A 27-year-old man from a very traditional Jewish family got serious with a Catholic girl in college. His parents were never supportive; hers always were — and not only supportive but welcoming. The girlfriend insisted that she would raise the children Jewish, but the young man still had doubts. He recently broke off the relationship but wants to know where to go from here, especially since he still has feelings for the woman.
I am a 27-year-old male and come from a very traditional Jewish family. These principles have trickled down to me and I uphold them to the best of my ability. Even so, I met a Catholic girl in college and was in a serious relationship for 3 years. My parents have never been supportive of this, and to them, marrying out of the faith is destroying the blood line for future generations. Her side of the family, however, has been very supportive. They honor and respect my strong Jewish faith. They have even gone above and beyond to respect my dietary needs and learn about our holidays and traditions.
As with any relationship post-college, we wanted to know where it was going and if it was going to proceed to marriage. I brought up the issue of my family and what they felt. My partner agreed to convert our future children at birth and to raise the children Jewish. While I think this plan is an excellent one, I am still a little wary of it because it seems like taking a back road to achieve a religious goal.
Over the past few months, I have distanced myself from her. However, I find myself missing her being in my life and would love to try and make it work. I just don't know how and what to do about the differences in faith. I would be grateful for any advice you can send my way.
About a year ago, someone came to me in person with a story very similar to yours. Surprising myself, I suggested that her parents would probably come around. I told her that she should make decisions based on her life and not her parents' demands. She dumped her boyfriend shortly after, and I don't know where things went from there.
I would have been inclined to give you the same advice, but her actions highlighted the fact that breaking with your family, even in the short term, is painful and difficult, and that romantic love doesn't necessarily trump everything else. So you're in a rough spot. Three years ago would have been the time to project into the future that maybe this relationship was going to cause problems. But, as I say all the time, now that you're here, you need to make some decisions.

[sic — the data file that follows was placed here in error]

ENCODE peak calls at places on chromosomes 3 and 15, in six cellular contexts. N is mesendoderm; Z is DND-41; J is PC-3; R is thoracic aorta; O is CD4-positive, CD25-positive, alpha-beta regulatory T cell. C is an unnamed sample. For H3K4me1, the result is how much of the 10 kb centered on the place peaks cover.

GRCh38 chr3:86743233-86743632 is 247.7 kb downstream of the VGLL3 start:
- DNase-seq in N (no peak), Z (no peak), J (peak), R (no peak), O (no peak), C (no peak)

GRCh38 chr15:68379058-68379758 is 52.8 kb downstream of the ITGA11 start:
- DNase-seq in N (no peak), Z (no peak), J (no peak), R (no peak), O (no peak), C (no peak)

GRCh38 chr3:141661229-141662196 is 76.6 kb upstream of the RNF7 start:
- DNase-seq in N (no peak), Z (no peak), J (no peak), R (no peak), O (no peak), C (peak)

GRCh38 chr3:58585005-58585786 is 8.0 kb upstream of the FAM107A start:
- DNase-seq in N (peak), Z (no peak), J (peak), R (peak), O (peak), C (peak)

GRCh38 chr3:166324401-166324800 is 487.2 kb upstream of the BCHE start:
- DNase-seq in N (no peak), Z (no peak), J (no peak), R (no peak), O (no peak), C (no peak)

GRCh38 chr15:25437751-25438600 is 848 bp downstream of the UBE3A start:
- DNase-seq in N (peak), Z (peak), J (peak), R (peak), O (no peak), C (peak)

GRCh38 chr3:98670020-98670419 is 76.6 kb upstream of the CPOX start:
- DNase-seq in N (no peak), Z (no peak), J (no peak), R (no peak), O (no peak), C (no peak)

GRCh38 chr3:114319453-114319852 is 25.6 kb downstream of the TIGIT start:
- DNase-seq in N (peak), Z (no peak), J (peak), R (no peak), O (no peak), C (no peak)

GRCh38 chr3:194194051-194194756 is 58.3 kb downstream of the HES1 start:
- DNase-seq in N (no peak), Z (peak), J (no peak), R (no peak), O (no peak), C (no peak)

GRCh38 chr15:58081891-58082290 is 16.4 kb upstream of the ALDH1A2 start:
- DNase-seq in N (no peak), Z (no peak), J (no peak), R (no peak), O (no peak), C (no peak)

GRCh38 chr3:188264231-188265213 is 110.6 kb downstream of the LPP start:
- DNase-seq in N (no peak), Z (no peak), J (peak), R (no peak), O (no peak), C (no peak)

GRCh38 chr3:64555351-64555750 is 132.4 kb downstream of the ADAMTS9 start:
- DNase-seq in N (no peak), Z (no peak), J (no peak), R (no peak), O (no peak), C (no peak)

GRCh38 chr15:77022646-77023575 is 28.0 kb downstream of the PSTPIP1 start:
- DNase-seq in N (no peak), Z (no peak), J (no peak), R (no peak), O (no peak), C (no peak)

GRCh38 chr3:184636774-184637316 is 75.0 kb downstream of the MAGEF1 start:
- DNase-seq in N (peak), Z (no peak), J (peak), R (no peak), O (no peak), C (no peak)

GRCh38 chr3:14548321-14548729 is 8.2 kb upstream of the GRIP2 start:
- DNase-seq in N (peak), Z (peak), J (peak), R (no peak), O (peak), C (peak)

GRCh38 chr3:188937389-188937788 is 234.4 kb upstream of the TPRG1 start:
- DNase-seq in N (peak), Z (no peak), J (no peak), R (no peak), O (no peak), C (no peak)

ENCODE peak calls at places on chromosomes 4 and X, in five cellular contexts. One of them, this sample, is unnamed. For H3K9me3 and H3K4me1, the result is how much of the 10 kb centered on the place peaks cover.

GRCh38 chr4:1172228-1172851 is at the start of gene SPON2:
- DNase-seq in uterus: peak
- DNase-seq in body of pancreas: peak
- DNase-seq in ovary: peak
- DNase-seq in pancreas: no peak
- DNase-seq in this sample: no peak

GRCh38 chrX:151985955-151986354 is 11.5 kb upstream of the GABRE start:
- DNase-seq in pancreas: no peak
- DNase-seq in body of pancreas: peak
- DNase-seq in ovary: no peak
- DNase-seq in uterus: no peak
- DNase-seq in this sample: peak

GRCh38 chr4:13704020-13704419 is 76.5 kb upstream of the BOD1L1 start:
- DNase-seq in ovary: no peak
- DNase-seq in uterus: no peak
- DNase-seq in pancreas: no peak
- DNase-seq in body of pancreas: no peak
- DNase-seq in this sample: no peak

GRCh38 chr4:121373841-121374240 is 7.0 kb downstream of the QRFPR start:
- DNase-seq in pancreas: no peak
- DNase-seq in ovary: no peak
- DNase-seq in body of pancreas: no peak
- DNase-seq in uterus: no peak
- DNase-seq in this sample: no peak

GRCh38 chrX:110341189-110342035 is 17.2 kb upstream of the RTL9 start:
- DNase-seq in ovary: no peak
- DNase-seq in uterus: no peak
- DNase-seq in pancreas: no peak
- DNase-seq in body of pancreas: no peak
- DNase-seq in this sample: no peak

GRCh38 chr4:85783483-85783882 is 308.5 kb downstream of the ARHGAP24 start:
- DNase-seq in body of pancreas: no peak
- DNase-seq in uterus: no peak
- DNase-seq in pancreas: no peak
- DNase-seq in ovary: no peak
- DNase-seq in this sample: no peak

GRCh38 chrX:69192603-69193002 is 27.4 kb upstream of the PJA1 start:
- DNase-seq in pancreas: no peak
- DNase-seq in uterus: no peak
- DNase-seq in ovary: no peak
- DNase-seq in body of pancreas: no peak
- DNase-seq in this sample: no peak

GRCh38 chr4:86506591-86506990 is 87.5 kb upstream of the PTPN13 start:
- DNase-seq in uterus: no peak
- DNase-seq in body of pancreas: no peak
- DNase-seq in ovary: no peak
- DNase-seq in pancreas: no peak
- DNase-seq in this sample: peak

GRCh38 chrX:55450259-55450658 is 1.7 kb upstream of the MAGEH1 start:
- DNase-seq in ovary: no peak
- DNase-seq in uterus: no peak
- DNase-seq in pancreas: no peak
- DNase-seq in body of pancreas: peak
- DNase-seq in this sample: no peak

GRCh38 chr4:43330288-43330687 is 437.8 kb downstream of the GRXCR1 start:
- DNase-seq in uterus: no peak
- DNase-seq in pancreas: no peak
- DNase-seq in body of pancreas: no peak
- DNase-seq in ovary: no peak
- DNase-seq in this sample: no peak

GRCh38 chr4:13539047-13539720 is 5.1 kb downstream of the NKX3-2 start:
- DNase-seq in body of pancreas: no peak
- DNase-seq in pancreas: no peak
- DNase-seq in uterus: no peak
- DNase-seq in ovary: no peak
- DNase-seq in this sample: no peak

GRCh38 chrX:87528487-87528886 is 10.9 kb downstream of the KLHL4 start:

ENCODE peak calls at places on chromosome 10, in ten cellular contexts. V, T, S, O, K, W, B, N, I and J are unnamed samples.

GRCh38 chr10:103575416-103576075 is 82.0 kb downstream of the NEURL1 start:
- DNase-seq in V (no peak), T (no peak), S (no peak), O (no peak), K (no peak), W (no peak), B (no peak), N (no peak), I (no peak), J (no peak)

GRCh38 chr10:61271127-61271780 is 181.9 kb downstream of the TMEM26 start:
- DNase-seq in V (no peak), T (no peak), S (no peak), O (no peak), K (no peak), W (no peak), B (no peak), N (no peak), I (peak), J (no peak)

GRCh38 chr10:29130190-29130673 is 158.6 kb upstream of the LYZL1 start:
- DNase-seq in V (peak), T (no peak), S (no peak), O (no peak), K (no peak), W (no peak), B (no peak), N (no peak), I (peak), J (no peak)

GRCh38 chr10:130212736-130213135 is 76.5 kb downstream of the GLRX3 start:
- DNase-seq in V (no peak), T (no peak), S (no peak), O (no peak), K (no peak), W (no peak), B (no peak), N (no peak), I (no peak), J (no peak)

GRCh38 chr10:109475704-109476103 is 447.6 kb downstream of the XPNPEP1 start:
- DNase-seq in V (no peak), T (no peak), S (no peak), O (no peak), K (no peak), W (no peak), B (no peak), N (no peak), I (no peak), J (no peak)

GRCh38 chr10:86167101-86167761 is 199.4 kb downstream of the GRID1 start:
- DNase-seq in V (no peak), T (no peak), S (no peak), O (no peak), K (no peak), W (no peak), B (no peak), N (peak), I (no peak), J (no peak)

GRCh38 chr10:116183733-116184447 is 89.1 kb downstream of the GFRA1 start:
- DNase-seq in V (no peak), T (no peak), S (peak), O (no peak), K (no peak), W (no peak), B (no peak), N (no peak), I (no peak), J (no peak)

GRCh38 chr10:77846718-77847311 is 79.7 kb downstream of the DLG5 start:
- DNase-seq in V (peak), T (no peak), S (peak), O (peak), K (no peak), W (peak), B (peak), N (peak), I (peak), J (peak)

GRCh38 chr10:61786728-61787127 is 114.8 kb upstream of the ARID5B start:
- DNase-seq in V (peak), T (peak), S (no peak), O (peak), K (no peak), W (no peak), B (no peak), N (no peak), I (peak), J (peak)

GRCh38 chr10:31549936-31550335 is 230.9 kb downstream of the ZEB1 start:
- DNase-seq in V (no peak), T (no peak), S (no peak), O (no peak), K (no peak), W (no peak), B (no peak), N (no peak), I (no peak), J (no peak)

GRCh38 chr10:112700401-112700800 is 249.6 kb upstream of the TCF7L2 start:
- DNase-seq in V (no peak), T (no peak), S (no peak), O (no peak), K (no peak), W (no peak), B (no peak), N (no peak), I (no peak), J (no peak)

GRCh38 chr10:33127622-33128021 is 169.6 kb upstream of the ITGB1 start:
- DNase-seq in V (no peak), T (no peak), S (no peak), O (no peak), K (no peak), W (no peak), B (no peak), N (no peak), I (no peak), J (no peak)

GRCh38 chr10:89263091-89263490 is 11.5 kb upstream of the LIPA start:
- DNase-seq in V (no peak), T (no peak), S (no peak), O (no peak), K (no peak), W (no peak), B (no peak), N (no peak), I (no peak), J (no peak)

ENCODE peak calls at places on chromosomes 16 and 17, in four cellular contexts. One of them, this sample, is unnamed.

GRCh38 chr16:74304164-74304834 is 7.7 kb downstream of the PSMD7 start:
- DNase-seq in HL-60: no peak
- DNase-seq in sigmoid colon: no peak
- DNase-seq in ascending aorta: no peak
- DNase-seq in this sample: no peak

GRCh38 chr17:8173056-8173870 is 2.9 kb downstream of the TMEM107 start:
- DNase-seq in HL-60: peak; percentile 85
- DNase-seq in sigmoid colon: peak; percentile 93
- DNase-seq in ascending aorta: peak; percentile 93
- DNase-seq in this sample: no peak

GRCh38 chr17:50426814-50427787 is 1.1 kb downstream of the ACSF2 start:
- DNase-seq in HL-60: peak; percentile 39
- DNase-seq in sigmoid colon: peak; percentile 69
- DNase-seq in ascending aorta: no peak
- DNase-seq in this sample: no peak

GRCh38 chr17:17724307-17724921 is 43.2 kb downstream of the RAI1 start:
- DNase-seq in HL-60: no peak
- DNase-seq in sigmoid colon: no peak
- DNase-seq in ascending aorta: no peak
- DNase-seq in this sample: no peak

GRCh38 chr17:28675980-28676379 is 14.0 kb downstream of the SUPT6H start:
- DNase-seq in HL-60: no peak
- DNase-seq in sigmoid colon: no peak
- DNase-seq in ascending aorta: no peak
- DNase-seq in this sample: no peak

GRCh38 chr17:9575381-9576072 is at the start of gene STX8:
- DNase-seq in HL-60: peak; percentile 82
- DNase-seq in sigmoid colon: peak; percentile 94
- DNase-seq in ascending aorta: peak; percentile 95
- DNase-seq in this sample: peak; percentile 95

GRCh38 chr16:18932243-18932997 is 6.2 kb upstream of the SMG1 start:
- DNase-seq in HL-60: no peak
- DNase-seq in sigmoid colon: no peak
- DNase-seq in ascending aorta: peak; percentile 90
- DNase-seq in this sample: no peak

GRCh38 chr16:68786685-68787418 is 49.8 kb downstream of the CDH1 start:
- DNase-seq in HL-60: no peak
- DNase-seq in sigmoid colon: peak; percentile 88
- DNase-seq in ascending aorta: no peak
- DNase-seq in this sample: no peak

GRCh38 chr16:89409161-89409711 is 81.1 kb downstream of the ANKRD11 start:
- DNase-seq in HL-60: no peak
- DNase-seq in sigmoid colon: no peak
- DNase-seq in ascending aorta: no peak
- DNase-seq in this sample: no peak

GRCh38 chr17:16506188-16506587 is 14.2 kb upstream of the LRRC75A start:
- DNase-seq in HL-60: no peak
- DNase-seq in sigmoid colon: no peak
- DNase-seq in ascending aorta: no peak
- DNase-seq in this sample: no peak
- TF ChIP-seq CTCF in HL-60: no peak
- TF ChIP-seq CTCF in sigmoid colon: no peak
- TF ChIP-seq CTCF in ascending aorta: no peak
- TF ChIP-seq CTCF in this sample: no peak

It's wonderful that your girlfriend's family is supportive and that she's comfortable having Jewish children and a Jewish home. While intermarriage might not be ideal, lots of people make it work and make positive Jewish choices for their families in the process. However, it's actually your reaction that makes me think your relationship is in trouble rather than your parents'. Calling your potential plan about future children "a back road to achieve a religious goal" makes it sound like you're not totally comfortable with the idea of a non-Jewish spouse. Maybe you get this view from your parents, which would be understandable. Regardless, if you have these doubts before you're even engaged, maybe this isn't the life path you want to follow.
Raising kids and creating a family is hard. The conflicts might be over religion or bedtime or whatever, but you will have conflicts. You need to know that the person you're marrying is someone with whom you want to face and resolve those conflcits. You're missing your girlfriend and that makes sense — you've been together for a long time and thought about a future together. Missing her, though, is different from feeling confident that you have the tools to forge ahead in your relationship with your parents, your relationship to Judaism, your relationship to your future children and, of course, your relationship with your girlfriend.
As I learned from the conversation I had last year, this is a profoundly personal decision that you need to make for yourself. You need to decide which priorities you're going to highlight for the rest of your life. In the process, you need to honor your parents. You need to respect your girlfriend and not string her along. You need to forgive yourself for getting into a situation with no good solution. You also need more support than I can offer in the space of this column. I strongly encourage you to check out InterfaithFamily.com, and if you're local, the Philadelphia-specific part of their site. Also if you live in the area, I invite you to join the Grad Network, Moishe House Philadelphia and the Collaborative this coming Monday night for Topics on Tap, where Robyn Frisch, the director of InterfaithFamily/Philadelphia, will be speaking. Robyn and the other InterfaithFamily professionals are fabulous resources who can guide you through the decision-making process, regardless of what direction you decide to go.